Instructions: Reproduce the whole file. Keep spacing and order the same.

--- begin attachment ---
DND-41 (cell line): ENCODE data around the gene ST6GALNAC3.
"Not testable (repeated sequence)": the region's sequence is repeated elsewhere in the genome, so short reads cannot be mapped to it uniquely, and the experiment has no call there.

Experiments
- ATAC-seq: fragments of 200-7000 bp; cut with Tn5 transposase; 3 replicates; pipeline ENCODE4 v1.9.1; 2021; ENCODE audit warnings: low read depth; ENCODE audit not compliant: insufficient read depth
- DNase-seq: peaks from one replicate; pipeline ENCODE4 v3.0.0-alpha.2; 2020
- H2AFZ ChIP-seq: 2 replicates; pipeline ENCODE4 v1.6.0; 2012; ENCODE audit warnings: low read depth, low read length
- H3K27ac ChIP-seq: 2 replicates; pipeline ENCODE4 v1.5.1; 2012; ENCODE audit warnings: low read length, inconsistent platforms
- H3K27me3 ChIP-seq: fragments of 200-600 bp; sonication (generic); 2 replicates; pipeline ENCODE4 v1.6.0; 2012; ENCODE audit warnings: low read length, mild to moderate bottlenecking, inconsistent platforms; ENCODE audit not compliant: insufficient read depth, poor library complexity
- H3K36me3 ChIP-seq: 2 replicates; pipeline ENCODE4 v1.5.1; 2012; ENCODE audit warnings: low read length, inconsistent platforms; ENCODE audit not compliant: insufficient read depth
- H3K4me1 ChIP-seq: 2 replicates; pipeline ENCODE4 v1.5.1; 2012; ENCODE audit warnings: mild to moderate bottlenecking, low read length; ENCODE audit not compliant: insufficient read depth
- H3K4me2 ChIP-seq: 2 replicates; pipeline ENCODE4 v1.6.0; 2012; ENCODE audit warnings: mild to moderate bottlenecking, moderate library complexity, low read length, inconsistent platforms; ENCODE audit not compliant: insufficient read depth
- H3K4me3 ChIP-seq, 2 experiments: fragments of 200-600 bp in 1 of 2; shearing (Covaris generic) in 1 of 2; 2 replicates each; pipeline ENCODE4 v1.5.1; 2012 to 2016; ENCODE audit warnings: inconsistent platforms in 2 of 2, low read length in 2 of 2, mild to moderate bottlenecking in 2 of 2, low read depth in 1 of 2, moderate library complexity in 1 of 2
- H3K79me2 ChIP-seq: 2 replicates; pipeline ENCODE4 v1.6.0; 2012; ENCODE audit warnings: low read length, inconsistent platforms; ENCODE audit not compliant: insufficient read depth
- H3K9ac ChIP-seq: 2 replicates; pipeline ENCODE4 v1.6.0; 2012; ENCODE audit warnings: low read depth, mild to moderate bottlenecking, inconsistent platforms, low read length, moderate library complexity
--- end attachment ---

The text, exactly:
DND-41 (cell line): ENCODE data around the gene ST6GALNAC3.
"Not testable (repeated sequence)": the region's sequence is repeated elsewhere in the genome, so short reads cannot be mapped to it uniquely, and the experiment has no call there.

Experiments
- ATAC-seq: fragments of 200-7000 bp; cut with Tn5 transposase; 3 replicates; pipeline ENCODE4 v1.9.1; 2021; ENCODE audit warnings: low read depth; ENCODE audit not compliant: insufficient read depth
- DNase-seq: peaks from one replicate; pipeline ENCODE4 v3.0.0-alpha.2; 2020
- H2AFZ ChIP-seq: 2 replicates; pipeline ENCODE4 v1.6.0; 2012; ENCODE audit warnings: low read depth, low read length
- H3K27ac ChIP-seq: 2 replicates; pipeline ENCODE4 v1.5.1; 2012; ENCODE audit warnings: low read length, inconsistent platforms
- H3K27me3 ChIP-seq: fragments of 200-600 bp; sonication (generic); 2 replicates; pipeline ENCODE4 v1.6.0; 2012; ENCODE audit warnings: low read length, mild to moderate bottlenecking, inconsistent platforms; ENCODE audit not compliant: insufficient read depth, poor library complexity
- H3K36me3 ChIP-seq: 2 replicates; pipeline ENCODE4 v1.5.1; 2012; ENCODE audit warnings: low read length, inconsistent platforms; ENCODE audit not compliant: insufficient read depth
- H3K4me1 ChIP-seq: 2 replicates; pipeline ENCODE4 v1.5.1; 2012; ENCODE audit warnings: mild to moderate bottlenecking, low read length; ENCODE audit not compliant: insufficient read depth
- H3K4me2 ChIP-seq: 2 replicates; pipeline ENCODE4 v1.6.0; 2012; ENCODE audit warnings: mild to moderate bottlenecking, moderate library complexity, low read length, inconsistent platforms; ENCODE audit not compliant: insufficient read depth
- H3K4me3 ChIP-seq, 2 experiments: fragments of 200-600 bp in 1 of 2; shearing (Covaris generic) in 1 of 2; 2 replicates each; pipeline ENCODE4 v1.5.1; 2012 to 2016; ENCODE audit warnings: inconsistent platforms in 2 of 2, low read length in 2 of 2, mild to moderate bottlenecking in 2 of 2, low read depth in 1 of 2, moderate library complexity in 1 of 2
- H3K79me2 ChIP-seq: 2 replicates; pipeline ENCODE4 v1.6.0; 2012; ENCODE audit warnings: low read length, inconsistent platforms; ENCODE audit not compliant: insufficient read depth
- H3K9ac ChIP-seq: 2 replicates; pipeline ENCODE4 v1.6.0; 2012; ENCODE audit warnings: low read depth, mild to moderate bottlenecking, inconsistent platforms, low read length, moderate library complexity